According to research, students belonging to the Native American and Pacific Islander minority groups represent the lowest percentage of all minority groups continuing education at Salt Lake Community College.
“A couple of years ago, students that came back from LeaderShape agreed on a project to look at retention efforts for two particular ethnic minority groups, Pacific Islander students and Native American students. They presented their data at President’s call, but it was unfinished. It was put on the shelf following that presentation,” says Dr. Marlin Clark, SLCC Dean of Students, Assistant Vice President.
Last year, Clark asked Kevin Miller and students from SLCC LeaderShape to take on a project to research the Native American and Pacific Islander groups and come up with some solutions for retaining them.
Students from SLCC LeaderShape presented data from their research focusing on retention rates among two distinct minority groups at the Vice President’s Extended Staff Meeting on June 18, 2013.
The LeaderShape team conducted extensive research over the past 14 months and came up with some recommendations to support retention among the Native American and Pacific Islander groups. Five students and one advisor make up the SLCC LeaderShape Team, Alex Bardsley, Beth Low, Josue Tlapale-Reyes, Kaila Koplin, Liz Tallington, and advisor Kevin Miller.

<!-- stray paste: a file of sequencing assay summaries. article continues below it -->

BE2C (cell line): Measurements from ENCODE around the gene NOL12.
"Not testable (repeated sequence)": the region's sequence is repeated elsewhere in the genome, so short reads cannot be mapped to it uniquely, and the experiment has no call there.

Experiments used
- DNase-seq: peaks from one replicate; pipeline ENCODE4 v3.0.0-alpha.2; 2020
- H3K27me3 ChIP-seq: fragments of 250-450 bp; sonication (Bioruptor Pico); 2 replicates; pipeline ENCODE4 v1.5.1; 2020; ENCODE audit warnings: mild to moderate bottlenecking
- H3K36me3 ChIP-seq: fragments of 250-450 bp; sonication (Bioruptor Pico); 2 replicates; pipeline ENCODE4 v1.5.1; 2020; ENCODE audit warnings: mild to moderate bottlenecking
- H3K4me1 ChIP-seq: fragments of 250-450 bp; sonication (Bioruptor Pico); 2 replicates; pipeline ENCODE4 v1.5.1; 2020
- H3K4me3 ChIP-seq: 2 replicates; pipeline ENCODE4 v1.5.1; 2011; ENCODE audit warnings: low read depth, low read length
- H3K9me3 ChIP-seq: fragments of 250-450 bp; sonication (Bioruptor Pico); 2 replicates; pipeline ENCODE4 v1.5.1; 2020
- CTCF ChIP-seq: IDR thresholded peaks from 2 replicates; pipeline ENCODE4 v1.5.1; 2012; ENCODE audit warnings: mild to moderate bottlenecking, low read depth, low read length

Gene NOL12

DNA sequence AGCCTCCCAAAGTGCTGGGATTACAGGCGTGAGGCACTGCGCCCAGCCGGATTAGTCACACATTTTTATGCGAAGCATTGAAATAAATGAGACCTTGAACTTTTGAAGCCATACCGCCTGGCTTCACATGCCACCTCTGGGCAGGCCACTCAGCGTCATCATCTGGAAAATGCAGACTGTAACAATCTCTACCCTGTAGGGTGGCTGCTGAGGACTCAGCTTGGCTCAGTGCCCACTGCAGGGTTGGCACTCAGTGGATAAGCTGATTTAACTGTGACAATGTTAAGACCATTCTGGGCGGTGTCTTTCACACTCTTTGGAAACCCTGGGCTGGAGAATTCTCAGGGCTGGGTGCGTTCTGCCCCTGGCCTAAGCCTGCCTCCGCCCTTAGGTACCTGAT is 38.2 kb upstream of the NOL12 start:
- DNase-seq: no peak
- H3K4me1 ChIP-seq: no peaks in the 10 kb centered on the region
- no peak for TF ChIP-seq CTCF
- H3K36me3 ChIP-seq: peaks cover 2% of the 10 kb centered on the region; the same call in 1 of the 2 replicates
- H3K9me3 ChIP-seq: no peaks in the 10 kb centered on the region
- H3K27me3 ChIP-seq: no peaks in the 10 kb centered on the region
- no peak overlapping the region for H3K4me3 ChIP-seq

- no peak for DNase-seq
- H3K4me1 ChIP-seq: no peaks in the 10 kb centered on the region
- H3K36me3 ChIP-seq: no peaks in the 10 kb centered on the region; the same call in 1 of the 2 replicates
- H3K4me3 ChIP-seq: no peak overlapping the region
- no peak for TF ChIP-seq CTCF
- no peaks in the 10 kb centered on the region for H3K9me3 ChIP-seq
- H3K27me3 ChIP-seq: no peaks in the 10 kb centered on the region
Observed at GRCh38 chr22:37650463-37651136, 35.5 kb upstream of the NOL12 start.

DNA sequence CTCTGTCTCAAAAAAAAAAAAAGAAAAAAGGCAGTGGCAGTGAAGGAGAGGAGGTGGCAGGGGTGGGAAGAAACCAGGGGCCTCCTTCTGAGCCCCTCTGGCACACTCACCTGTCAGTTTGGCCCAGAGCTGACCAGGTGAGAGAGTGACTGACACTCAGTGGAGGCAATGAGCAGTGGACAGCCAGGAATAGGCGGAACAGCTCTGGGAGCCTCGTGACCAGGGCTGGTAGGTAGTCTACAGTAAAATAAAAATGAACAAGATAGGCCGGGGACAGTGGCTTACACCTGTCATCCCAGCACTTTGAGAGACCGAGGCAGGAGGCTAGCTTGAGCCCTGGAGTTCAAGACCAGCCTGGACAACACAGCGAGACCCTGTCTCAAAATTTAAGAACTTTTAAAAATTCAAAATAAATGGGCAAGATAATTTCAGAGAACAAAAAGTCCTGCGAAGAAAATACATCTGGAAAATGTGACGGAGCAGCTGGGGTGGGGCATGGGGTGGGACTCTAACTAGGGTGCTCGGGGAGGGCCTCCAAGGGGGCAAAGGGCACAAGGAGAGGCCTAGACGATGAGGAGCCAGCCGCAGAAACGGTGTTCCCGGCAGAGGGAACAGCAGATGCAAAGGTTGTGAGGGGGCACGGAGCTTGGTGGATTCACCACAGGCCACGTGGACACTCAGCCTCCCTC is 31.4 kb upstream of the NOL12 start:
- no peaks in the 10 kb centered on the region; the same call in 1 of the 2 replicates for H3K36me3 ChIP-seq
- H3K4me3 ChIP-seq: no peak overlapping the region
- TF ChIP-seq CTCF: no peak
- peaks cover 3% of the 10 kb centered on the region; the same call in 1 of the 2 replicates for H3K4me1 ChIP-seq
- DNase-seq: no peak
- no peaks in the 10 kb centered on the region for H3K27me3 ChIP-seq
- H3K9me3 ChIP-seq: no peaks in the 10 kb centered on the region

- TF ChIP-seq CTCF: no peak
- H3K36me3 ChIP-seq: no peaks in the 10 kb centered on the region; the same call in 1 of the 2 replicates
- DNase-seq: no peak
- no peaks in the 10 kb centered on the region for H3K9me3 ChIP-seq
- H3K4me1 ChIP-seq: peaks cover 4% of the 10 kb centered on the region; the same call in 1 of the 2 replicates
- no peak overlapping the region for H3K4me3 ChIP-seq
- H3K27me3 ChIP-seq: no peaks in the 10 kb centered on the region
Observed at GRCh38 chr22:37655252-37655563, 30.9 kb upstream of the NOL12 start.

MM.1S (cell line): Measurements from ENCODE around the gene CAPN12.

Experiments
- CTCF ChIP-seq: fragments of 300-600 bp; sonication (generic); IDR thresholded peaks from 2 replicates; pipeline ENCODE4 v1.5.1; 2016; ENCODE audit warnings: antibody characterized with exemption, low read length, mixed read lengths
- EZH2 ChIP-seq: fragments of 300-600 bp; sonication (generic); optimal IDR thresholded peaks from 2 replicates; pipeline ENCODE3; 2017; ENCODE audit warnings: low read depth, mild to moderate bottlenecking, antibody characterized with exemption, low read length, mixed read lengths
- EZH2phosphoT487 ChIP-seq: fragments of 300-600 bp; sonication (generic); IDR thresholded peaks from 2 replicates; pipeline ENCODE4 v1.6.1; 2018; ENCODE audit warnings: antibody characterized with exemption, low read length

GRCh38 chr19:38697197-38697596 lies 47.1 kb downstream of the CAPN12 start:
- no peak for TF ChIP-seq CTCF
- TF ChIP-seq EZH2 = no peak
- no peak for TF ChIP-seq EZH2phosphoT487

“We did a huge online survey, and from those answers, we did our focus groups, separating them into Native American and Pacific Islanders, and what we found out later was that their responses were completely different from each other. Instead of grouping them together as a whole demographic that wasn’t staying in school, they had their own specific reasons for not coming, and they were not the same at all,” says Tallington.
Students from SLCC LeaderShape attended club meetings of American Indian Student Leadership and the Pacific Unity Association and conducted focus groups with both clubs separately to learn about personal experiences that might give insight to their research.
With the support of campus labs and institutional research, online surveys were conducted.
Just over 950 surveys were sent to SLCC students identified as Native Americans and Pacific Islanders. Approximately eight percent responded from the surveyed groups combined.
SLCC LeaderShape recognizes that several areas will take time to improve. However, the organization is also aware that a few simple changes could help work toward the goal of retaining more of the minority students in the groups at-risk. SLCC LeaderShape presented their recommendations to staff and faculty at the Vice President’s Extended Staff Meeting.
After 14 months of research, six areas of focus were recommended for improvement: academic advising, childcare, clubs and organizations, diverse staff, financial aid and Web access.